You can also play their favorite song and ask them to focus on the lyrics and the message of the song. Another great type of meditation to use is guided meditation by giving your kids instructions of what to imagine in their minds as you talk. The benefit of guided meditation is that it helps your kid focus on specific things rather than asking them to focus on something on their own.
Don’t tell them if they’re doing something wrong or right, as it might discourage them quickly. If your child moves too much at first, don’t worry, as they learn to quiet their mind and reach peaceful states of mind, they will modify their positions and behavior while they meditate. Encourage your child to try different ways and remain interested in the activity by setting a role model and meditating often with them and/or by yourself. With time, your child’s irritability will become less and easier to handle.
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If you’ve heard about meditation before you might be thinking of a group of bald-headed monks sitting inside a temple deep within a mountain in Asia. Other images that come to mind is sitting ona yoga mat in the garden of your dreams or perhaps below a big, blossoming tree while facing a sunset. Well, yes, many people do meditate to these beautiful scenes, but the reality is that meditation is not limited to these scenarios. You can meditate in the comfort of your very own home just as easily and effectively!
You can meditate while doing your house chores: it’s quite simple, instead of letting your mind drift off to think about the mundanities of everyday life, focus on the task you’re doing. If you’re listening to music while you clean or work, focus on how the rhythm of the songs affect your movements. How the surfaces you’re touching feel, the temperature of the rooms, the movements of your body and the smells of the detergents you use or areas you cleaning.
While Working Out, Meditation can help you focus:many people actually have trouble working out for longer periods of time because their thoughts overwhelm them and they become desperate to finish. Many listen to music and are able to distract themselves by singing. You might also want to try focusing on the body parts you’re using while you work out. Think of how they move, what you wish them to look like in the long run, the goal you’re trying to accomplish by working out, imagine the movement of the muscles underneath your skin and focus on what you’re feeling. If you’re using a machine or any type of accessory think of how the surfaces of these objects feel, notice how the temperature of your body rises and your sweat.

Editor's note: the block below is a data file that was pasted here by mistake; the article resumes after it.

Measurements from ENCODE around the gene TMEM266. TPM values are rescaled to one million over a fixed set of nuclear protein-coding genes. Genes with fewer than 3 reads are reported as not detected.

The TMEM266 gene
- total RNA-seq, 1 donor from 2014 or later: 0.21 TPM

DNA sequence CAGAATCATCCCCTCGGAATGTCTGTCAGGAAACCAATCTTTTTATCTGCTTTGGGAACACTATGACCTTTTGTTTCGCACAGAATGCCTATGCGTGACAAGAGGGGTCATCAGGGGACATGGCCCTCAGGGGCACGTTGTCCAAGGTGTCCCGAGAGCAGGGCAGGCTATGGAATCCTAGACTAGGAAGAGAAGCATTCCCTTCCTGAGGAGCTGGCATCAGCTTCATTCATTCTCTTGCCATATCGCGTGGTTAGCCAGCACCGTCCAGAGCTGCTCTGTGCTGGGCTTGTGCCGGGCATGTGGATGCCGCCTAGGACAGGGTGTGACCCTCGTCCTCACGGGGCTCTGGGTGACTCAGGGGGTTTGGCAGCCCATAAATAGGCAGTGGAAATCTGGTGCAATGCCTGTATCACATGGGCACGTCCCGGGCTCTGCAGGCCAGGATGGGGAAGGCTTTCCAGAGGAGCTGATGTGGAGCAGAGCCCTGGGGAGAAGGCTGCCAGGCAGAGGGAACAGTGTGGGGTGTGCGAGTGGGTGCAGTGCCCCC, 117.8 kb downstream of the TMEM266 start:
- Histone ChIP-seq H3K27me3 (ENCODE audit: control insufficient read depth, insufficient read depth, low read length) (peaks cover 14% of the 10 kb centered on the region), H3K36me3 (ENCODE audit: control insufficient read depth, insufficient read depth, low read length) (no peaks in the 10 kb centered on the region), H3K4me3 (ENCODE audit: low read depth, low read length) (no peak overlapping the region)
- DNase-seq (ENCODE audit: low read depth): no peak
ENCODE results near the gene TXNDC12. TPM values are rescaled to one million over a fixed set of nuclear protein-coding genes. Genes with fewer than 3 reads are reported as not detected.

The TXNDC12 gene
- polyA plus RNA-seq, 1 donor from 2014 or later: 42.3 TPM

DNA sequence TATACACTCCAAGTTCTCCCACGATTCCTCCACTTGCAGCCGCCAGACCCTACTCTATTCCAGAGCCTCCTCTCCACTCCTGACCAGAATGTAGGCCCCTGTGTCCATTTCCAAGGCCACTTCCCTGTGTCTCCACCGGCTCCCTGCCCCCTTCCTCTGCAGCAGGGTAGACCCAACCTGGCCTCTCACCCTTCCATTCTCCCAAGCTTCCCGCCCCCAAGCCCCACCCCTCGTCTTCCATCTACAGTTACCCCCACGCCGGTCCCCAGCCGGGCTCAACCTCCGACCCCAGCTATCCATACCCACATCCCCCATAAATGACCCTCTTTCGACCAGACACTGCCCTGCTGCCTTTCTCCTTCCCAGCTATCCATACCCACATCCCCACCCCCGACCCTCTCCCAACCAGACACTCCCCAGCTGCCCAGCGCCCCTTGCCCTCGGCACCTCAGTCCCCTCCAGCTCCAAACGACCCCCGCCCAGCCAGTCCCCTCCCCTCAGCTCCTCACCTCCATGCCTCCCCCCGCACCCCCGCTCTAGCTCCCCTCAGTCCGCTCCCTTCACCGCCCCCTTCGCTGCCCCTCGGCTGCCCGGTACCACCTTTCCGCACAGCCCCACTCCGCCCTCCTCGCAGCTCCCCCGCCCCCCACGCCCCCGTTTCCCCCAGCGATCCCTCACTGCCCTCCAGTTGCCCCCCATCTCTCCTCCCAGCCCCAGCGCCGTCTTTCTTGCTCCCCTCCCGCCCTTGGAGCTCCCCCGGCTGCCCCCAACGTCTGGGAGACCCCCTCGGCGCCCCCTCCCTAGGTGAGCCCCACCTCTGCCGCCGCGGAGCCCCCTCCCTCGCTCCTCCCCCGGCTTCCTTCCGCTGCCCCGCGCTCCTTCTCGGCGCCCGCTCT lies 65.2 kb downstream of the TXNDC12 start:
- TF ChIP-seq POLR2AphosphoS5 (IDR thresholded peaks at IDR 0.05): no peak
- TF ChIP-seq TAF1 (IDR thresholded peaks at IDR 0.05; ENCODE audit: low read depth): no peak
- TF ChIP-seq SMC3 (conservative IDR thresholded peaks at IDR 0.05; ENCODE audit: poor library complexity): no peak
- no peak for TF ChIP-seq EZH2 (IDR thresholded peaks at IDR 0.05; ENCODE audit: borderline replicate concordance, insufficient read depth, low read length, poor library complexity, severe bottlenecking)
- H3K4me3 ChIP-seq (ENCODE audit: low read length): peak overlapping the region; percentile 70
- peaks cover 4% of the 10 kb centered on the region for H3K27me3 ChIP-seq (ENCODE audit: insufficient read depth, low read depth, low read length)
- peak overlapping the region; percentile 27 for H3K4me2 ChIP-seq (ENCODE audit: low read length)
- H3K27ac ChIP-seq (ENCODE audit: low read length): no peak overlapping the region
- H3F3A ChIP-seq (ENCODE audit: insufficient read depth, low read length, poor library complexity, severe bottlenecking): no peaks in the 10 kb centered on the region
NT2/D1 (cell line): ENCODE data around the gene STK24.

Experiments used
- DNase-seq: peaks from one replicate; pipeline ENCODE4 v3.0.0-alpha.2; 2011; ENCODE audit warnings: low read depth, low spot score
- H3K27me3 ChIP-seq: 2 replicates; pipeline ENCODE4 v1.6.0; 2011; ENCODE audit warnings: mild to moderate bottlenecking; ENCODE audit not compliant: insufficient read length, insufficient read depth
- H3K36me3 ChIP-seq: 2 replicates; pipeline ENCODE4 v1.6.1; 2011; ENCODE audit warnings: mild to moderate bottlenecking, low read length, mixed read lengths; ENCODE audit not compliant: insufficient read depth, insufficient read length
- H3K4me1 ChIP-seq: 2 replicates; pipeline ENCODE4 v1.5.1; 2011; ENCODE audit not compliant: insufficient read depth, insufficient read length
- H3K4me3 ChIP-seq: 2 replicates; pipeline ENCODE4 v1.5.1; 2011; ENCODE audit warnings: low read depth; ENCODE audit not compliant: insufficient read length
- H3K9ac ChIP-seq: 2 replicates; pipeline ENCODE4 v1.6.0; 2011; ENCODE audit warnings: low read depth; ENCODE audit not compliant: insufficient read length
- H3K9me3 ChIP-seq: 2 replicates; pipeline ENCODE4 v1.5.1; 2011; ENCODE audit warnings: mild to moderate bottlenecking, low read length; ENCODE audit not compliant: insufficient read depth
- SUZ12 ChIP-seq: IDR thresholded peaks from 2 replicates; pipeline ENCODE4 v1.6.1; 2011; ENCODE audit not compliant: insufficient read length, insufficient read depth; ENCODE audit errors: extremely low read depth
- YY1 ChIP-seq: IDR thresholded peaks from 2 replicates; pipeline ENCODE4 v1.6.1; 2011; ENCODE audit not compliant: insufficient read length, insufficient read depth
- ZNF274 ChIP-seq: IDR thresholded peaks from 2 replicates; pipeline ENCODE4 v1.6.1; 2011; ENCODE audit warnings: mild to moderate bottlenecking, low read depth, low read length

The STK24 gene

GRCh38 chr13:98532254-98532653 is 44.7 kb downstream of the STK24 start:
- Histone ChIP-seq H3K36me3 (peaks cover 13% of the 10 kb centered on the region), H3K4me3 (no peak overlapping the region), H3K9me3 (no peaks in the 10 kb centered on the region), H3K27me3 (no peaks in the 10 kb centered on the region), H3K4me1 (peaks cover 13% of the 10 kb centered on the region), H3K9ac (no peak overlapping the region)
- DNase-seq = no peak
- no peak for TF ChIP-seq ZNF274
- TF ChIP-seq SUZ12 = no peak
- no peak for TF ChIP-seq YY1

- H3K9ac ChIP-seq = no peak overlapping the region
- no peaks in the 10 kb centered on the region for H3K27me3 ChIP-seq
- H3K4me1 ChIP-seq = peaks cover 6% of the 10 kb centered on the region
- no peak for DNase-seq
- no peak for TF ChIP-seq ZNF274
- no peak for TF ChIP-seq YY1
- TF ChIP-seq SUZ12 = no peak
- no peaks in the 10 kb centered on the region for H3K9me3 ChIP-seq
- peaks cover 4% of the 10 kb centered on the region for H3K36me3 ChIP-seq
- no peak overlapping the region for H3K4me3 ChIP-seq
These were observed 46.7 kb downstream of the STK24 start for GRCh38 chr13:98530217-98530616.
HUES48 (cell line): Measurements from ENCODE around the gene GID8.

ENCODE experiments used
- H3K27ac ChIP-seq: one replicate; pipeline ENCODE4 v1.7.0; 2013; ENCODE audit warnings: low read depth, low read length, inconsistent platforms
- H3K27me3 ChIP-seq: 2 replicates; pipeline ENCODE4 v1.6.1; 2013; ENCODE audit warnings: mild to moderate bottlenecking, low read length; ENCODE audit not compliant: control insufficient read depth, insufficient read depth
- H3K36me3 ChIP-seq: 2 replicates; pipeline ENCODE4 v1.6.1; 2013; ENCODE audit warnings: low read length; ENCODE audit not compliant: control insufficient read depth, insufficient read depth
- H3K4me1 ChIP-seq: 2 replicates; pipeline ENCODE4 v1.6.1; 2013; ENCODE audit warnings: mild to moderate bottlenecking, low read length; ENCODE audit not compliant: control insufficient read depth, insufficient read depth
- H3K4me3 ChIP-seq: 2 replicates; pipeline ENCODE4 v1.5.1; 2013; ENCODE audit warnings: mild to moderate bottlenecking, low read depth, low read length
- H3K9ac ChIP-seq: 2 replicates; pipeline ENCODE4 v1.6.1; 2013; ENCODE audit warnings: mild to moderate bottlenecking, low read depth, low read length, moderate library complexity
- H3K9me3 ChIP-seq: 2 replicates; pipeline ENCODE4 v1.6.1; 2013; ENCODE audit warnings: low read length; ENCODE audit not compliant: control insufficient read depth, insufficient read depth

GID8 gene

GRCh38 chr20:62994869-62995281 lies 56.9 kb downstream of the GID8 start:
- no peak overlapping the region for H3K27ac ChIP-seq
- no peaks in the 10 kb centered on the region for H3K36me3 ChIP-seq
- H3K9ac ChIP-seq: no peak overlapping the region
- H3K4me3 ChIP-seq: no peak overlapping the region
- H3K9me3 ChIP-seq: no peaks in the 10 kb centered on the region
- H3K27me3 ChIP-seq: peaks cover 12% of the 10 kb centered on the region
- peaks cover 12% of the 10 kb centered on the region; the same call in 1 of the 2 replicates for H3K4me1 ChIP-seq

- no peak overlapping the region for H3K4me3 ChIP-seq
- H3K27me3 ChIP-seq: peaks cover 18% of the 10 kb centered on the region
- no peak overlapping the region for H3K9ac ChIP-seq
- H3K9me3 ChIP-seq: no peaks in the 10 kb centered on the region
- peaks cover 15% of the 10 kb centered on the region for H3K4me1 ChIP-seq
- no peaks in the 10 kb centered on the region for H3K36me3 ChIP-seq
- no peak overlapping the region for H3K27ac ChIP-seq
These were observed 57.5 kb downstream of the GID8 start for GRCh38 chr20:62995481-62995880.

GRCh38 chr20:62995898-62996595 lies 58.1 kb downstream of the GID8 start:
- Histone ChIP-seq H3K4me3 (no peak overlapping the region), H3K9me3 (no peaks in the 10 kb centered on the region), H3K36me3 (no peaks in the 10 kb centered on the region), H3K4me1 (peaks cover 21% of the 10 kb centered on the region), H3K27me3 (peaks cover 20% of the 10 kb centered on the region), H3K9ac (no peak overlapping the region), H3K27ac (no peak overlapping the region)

Listen to Music: listening to music is one of the easiest methods to try at home. Pick your favorite song or album and listen to it carefully, think about the lyrics and what they mean, the images the song brings to your mind. Think about how listening to this song makes you feel emotionally or even imagine yourself singing the song somewhere.
As you can see, meditation can be achieved by many ways and it doesn’t always require that you stand still in the same spot. Feel free to try these methods and find one that best works for you!
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Meditation is an amazing way to release stress from your daily life and connect with yourself and your needs. However, it can be a bit daunting (and, ironically, stressful) if you’re a beginner. Meditation promises many benefits for those who practice it regularly and many times the expectation of these great benefits can cause beginners to get anxious about whether or not they’ll succeed. Hopefully, these tips for successful meditation will ease the nervousness during your first few attempts at meditation.
Search for Silence: there’s many methods of meditation and not all of them involve silence, but it’s important that you find a spot in your house, office or wherever in which you’re sure you won’t be disturbed by anyone or any outside noise. You can also try to join a meditation group where it’s more likely that you won’t be disturbed while you meditate.
Don’t react just Acknowledge: it’s expected that during your first meditation sessions a million thoughts will come to your head, but never react to any of them.
Time: the first time you sit down to meditate, you might feel that those five or ten minutes you were meditating felt like a lifetime. This is why you should start off with maybe 2-5 minutes, and increase the time as you see fit. You might even perpetually stay meditating for 5 minutes daily.
Comfort: look for a position that is comfortable, but not so much that it would make you fall asleep. Your comfort is important so that you don’t get distracted by any body parts hurting, but it’s also important that you don’t get so comfortable that you doze off!
Variety: as mentioned before, there are many types of meditation methods, make sure you try a different type once you’ve mastered one. You might find that not all methods give the same results or are as effective for you.